Alibaba doesn't do things small.
The China-based e-commerce giant late Thursday priced its shares at $68 apiece, making the deal one of the world's biggest ever initial public offerings. Alibaba raised $21.8 billion in the IPO, with the company due to start trading Friday on the New York Stock Exchange.
The pricing values the company at $167.6 billion, making it more valuable than U.S. stalwarts such as Amazon.com (AMZN), which has a market value of $150 billion, and Citigroup (C), with a market cap of about $163 billion.
By comparison, Facebook's (FB) IPO in 2012 was priced at $38 a share, valuing it at $104 billion, the biggest-ever valuation for an American company at that time. Responding to strong interest from investors, Alibaba this week cranked up its IPO pricing between $66 to $68 per share after setting an initial range of between $60 to $66 apiece.
The stock will list on the NYSE with the ticker BABA, with the IPO coming as American investors are interested in tapping into the fast-growing Chinese market. About 80 percent of all online shopping in China is conducted through Alibaba, and its American listing is viewed as a way to invest in China's burgeoning middle class. For many Chinese consumers, buying online is preferable to shopping in some of the country's crowded and polluted cities, according to Fortune.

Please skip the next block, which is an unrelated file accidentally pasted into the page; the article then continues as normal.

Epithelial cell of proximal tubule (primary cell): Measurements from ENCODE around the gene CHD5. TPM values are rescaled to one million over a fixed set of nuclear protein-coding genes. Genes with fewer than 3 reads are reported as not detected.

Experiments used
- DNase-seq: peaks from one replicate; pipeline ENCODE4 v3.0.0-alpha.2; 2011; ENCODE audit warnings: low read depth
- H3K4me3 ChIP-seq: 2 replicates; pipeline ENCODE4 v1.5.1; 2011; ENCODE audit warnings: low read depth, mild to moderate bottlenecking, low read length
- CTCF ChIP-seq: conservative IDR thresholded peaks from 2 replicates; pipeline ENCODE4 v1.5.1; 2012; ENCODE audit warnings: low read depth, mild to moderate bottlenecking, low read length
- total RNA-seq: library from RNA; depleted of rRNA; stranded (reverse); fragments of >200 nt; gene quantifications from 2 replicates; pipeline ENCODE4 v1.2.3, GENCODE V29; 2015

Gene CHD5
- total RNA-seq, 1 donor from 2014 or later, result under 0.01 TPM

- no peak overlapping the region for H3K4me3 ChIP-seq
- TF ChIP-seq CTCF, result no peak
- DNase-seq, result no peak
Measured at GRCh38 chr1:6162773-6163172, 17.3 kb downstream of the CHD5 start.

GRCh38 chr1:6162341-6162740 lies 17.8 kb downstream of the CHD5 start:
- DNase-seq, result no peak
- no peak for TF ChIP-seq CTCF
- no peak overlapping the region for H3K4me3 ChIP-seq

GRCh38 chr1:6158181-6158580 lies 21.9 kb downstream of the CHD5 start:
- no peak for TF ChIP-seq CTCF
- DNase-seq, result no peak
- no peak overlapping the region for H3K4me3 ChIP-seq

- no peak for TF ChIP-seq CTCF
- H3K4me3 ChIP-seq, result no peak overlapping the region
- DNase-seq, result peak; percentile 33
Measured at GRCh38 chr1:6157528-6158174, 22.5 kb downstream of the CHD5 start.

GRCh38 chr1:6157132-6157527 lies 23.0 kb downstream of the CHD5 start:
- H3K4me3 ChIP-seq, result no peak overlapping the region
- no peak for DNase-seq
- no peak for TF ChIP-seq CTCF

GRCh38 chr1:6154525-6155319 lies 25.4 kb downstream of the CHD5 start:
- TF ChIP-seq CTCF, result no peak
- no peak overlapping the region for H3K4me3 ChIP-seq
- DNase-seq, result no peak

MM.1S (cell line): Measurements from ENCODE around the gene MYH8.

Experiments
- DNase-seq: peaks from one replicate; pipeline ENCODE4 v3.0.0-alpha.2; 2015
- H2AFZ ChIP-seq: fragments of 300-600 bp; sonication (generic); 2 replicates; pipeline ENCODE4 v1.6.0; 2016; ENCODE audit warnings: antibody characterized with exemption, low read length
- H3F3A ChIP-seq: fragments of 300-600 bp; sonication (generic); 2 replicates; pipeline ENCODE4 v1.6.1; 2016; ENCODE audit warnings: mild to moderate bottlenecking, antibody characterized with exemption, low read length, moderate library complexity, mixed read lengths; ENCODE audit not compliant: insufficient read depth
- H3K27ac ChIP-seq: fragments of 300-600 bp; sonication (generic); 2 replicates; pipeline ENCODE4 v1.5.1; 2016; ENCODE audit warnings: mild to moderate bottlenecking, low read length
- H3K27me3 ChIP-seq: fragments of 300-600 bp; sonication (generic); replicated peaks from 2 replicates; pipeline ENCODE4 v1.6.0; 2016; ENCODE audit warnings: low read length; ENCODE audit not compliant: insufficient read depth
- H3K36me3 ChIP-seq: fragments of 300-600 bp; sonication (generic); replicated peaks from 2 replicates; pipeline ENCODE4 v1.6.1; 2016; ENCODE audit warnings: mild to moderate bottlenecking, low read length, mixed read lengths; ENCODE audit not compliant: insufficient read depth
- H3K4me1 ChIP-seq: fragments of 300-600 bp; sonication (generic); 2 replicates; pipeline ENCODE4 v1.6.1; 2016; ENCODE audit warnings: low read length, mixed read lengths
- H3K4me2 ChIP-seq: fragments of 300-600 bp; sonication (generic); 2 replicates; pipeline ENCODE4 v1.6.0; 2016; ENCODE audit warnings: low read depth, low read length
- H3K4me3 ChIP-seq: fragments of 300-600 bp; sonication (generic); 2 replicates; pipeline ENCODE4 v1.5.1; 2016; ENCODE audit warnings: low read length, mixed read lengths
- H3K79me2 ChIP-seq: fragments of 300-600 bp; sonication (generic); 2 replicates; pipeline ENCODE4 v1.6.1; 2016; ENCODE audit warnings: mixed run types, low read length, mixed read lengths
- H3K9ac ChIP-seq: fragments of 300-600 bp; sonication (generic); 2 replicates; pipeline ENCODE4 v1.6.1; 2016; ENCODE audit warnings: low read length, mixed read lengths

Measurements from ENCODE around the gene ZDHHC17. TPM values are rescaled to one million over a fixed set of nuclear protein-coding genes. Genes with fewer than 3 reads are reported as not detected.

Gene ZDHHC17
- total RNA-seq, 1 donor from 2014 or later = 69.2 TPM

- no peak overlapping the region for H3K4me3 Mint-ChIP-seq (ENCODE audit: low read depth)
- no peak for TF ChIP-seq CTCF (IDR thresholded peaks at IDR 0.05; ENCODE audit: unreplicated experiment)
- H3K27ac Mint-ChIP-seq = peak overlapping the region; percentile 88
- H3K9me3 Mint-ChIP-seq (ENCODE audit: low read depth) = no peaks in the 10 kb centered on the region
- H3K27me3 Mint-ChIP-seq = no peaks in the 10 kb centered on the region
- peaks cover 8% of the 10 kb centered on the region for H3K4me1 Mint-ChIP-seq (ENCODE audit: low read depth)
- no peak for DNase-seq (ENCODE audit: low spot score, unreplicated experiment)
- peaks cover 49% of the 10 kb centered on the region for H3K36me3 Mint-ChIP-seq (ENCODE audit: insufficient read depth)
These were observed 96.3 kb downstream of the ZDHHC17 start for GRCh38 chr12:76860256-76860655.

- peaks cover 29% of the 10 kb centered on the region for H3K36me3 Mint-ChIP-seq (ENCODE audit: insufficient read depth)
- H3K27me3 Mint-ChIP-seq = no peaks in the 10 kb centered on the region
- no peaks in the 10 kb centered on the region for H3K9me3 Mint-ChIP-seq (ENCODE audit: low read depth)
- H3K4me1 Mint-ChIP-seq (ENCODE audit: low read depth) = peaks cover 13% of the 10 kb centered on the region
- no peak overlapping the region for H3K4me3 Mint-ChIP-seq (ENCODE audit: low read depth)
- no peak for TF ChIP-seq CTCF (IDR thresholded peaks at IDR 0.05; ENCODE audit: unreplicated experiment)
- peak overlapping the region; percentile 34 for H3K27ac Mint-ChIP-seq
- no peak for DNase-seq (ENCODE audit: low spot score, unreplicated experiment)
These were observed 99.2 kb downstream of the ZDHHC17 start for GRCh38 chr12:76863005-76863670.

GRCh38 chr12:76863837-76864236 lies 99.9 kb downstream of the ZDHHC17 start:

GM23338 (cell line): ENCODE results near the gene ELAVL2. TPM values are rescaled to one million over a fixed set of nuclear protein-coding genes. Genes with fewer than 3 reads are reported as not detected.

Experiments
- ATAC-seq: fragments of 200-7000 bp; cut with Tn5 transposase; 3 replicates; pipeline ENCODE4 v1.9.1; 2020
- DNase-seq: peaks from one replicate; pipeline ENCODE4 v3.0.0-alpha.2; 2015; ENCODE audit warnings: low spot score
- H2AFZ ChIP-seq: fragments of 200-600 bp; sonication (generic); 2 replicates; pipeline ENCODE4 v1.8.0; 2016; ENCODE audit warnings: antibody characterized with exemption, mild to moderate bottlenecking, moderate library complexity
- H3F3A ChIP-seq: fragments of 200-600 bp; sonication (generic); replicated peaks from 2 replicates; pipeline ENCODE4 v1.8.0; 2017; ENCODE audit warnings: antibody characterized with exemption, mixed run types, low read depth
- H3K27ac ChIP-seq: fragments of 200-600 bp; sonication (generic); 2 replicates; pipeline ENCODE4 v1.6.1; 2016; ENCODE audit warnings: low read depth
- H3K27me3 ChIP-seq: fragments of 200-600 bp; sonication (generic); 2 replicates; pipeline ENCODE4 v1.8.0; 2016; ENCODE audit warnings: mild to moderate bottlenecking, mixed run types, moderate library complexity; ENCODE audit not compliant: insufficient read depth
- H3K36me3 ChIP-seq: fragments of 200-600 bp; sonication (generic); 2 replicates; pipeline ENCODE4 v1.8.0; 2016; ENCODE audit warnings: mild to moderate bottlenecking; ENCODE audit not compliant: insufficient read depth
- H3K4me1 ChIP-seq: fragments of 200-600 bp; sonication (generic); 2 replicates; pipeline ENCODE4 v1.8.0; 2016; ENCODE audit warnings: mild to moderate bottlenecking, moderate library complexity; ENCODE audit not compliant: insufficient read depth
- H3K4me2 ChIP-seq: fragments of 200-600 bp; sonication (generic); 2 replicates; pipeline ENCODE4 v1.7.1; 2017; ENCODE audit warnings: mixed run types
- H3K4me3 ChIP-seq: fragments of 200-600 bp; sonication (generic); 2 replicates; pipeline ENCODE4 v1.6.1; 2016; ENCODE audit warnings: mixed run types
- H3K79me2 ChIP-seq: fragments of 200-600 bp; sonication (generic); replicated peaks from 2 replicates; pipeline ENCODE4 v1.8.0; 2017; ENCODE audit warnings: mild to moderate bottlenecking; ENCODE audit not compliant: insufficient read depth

Of course, the real test will come when the shares start trading. Given that IPOs favor Wall Street insiders, with a company like Alibaba going through a "road show" and pitching shares to big institutional investors, its shares won't be available to most individuals until they start trading on the exchange.
But while Alibaba is a giant in China, it remains little known in the U.S. That may go some ways to explaining why many smaller investors aren't ringing up their brokers, trying to get a piece of the action, according to The Wall Street Journal.
There are also governance issues. Company insiders have control of the company, yet own only a small percentage of capital, while the IPO isn't actually for Alibaba Group itself, but for a separate entity with a profit interest in that business.
Founder Jack Ma, 50, created the e-commerce business after visiting the U.S. in 1995, when he used the Internet for the first time. His wild ideas and a 2009 appearance in a wig and lipstick led to the nickname "Crazy Jack Ma," but some might now consider him crazy like a fox.
After all, his net worth of almost $22 billion is set to rise by $867 million, with his sale of 12.75 million shares in the IPO.